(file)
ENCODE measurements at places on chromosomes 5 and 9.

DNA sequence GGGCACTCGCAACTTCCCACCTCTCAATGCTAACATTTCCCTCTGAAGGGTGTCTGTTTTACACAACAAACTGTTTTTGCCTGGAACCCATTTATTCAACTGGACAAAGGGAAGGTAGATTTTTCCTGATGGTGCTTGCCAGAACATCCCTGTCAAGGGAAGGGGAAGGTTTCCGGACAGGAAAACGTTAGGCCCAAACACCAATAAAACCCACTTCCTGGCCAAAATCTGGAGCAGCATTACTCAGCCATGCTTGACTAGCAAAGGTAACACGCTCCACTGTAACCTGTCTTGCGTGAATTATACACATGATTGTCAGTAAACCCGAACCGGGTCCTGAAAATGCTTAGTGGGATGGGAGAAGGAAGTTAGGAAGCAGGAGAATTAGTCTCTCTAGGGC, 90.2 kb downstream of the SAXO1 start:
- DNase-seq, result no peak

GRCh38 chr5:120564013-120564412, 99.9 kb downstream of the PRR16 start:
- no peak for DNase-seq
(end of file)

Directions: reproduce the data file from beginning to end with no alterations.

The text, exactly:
ENCODE measurements at places on chromosomes 5 and 9.

DNA sequence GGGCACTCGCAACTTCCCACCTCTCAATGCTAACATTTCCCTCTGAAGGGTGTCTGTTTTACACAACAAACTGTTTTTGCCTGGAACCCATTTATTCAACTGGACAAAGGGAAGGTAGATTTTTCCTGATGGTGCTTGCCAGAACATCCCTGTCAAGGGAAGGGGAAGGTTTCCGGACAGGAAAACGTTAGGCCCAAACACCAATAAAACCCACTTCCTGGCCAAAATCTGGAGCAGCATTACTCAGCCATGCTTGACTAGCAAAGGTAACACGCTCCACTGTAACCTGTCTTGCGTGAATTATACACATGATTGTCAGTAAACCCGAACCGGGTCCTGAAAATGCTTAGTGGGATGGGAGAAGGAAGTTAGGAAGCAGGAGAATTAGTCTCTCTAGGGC, 90.2 kb downstream of the SAXO1 start:
- DNase-seq, result no peak

GRCh38 chr5:120564013-120564412, 99.9 kb downstream of the PRR16 start:
- no peak for DNase-seq